Discussions started by Gina Bennett

 

I'm really glad to see that this group has adopted SCoPE as a communication forum! I've been a participant on SCoPE for a long time & found it to be a great, low-threshold way to share ideas.

Hmm.... 3 skills or areas of expertise I'd like to share:

  • appreciative processes in curriculum development or course redesign
  • innovative approaches to evaluation
  • open pedagogy

... & 3 areas I'd love to know more about:

  • integration of mlearning techniques
  • alternative assessments
  • open pedagogy

Yes, I realize I have 'open pedagogy' in both categories! I know something about it, would be keen to share what I know, but would really like to know more.

Looking forward!

Gina


 

hi Colleagues,

I'm delighted to join this forum, & the interest I see in Open Textbooks is yet another sign that Openness is becoming mainstream in academia. I've been interested in the Open movement for some time now & am currently serving on BCcampus's Open Textbook subcommittee.

In my day-job I support curriculum, innovation & distance learning for College of the Rockies, a small, rural community college in Cranbrook BC. Encouraging faculty to consider & adopt open textbooks has been a challenge & I'm really interested to see how the adoption process can be encouraged through smaller steps.

Looking forward to learning with/from you all!

Gina


 
Well, fellow SCoPE denizens, it's been a week since we launched the asynchronous component to our 'Pimp your Post' live session, brought to you by BC's Educational Technology Users Group (ETUG). This async discussion has been fairly quiet & I'm assuming that's because the synchronous session was so invigorating that you are all completely absorbed in re-vamping your entire online introduction processes ;-)

As always, this SCoPE discussion will remain open for a long time, as an area to post your additional suggestions & comments as they occur to you. How to launch your online course or presentation on the best foot forward will continue to be an important topic & no doubt we'll see a bit more action when people are thinking about this again (probably in September for us Northern Hemisphere types).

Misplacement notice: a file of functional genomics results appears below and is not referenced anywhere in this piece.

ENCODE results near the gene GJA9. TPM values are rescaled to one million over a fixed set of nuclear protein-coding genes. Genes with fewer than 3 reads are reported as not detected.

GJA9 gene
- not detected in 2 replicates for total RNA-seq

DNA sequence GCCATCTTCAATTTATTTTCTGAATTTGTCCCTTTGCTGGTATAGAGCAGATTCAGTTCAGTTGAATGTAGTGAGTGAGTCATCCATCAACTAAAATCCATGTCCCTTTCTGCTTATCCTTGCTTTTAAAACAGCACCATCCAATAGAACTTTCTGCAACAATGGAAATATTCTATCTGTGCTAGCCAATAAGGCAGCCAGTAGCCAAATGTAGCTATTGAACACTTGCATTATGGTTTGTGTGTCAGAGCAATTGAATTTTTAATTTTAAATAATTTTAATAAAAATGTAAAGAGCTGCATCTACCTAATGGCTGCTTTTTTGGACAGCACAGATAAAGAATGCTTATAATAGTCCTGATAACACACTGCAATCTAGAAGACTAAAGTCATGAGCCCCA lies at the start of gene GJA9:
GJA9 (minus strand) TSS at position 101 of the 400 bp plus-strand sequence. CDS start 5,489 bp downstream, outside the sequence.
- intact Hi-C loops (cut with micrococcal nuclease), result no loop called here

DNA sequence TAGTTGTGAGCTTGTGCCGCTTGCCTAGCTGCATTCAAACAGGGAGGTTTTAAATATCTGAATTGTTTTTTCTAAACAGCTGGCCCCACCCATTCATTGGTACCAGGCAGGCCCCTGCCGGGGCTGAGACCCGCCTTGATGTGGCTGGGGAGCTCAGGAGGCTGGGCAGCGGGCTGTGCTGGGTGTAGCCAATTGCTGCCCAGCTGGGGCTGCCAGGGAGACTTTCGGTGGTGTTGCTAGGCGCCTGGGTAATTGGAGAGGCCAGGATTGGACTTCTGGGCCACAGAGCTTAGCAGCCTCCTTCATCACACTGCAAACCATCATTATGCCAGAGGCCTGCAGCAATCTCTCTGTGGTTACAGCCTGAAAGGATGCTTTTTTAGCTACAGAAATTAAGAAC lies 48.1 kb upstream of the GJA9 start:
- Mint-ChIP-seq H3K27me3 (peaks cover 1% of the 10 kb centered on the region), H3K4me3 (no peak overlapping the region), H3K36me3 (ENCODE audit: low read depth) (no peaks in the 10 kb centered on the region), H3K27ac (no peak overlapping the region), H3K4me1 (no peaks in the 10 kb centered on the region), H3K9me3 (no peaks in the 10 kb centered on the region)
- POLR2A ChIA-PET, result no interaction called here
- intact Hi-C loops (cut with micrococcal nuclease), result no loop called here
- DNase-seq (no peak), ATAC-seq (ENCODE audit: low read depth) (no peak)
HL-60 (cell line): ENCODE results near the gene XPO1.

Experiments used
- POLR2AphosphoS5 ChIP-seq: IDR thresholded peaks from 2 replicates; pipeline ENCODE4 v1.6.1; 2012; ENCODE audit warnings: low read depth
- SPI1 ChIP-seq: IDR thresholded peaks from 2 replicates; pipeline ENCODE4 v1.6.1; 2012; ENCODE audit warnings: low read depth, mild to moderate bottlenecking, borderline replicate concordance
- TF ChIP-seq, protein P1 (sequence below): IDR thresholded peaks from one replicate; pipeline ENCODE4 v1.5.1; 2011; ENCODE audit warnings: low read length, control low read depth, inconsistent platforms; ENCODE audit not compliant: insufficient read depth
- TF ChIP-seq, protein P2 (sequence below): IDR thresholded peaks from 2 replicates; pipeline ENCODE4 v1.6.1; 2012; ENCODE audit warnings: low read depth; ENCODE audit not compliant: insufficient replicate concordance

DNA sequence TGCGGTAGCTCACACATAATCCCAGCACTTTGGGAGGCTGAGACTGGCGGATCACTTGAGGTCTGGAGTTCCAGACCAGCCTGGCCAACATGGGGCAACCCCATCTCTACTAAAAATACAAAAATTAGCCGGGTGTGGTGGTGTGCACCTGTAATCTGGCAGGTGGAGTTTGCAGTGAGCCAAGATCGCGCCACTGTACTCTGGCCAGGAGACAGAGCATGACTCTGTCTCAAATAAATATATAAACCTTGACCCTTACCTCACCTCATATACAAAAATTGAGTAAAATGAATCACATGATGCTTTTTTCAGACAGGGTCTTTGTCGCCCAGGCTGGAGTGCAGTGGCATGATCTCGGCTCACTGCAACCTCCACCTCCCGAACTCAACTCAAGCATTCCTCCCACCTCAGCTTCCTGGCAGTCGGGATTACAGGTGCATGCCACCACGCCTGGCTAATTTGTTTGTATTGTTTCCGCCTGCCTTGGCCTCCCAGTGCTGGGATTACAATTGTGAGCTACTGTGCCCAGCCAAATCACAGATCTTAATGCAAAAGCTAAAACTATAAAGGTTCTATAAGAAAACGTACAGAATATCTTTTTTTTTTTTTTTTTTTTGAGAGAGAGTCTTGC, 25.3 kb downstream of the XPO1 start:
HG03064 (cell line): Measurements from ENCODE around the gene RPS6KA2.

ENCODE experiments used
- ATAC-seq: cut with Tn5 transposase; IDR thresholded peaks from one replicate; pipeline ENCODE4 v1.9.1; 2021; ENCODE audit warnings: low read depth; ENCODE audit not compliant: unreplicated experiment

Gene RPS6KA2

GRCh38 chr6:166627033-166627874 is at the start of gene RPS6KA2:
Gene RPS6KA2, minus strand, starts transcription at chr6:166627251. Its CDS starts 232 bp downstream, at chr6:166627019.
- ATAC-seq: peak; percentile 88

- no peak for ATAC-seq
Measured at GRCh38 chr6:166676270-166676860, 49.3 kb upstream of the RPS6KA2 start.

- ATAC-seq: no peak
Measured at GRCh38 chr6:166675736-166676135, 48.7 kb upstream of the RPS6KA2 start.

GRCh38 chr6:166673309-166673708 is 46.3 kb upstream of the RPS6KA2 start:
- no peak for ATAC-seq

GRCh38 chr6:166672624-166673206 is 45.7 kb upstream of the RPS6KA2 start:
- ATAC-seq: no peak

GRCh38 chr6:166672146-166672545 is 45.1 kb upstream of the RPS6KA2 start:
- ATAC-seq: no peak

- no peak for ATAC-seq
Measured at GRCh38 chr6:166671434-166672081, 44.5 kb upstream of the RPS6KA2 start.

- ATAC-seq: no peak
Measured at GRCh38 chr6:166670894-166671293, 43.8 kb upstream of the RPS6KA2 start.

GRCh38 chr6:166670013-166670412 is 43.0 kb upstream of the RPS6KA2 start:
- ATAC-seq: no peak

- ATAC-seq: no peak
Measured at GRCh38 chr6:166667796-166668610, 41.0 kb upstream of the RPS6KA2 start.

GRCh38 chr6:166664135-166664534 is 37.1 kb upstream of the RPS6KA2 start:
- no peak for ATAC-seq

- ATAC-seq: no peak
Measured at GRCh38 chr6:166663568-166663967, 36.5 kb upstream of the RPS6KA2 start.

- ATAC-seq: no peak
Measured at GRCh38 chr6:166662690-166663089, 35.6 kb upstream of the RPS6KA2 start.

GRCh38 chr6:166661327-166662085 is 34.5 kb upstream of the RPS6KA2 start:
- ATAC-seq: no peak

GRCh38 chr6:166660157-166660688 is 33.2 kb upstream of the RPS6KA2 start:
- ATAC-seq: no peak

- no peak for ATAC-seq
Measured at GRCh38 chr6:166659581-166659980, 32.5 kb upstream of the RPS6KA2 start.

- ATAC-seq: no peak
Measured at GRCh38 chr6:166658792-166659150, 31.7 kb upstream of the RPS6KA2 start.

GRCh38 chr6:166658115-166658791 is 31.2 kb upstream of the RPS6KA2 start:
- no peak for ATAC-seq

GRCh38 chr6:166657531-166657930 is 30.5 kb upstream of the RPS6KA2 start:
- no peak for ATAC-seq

Thanks for your participation! We'd love to see any & all of you at ETUG's Spring Workshop, taking place in fantastic Victoria, BC, on June 7 & 8. Keep an eye on http://etug.ca/ for news as it unfolds.

 
In our live-time "Pimp your post" session yesterday, several people mentioned that their particular learner audience was not technically sophisticated and that online introductions requiring video and/or audio would only scare them away. But with a good, simple text post, you can do a LOT to bring together a group of learners.

So the question for you in this thread is: what's the best conversation starter you've experienced, either as a teacher/facilitator or a learner? If you can describe the context a bit, that would help too.

I'll start the ball rolling with an example: One of the best 'introductory post' starters I experienced was pretty low-key & low-tech. The instructor asked us to think back to our university or college years & to recall the course that has had the most impact on our lives. What made it so memorable?

This is a pretty simple question... but it worked for our group. We were a class of mostly educators, all strangers at the start of the class. The topic was personal enough but not too personal; it was related to the course we were taking (curriculum design) but not too related. It certainly did a good job of launching the course as a whole.

 
Hi everybody,

This is just a quick note to let you know that if you're coming here from the synchronous ETUG session "Pimp your Post", you're in the right place. Or if you're just interested in any aspect of doing good introductions for online courses & workshops, you're in the right place too. Please post a 'hi' when you arrive here... I'll be back after our synchronous session with a 'proper' introduction & to carry on the conversation.

Gina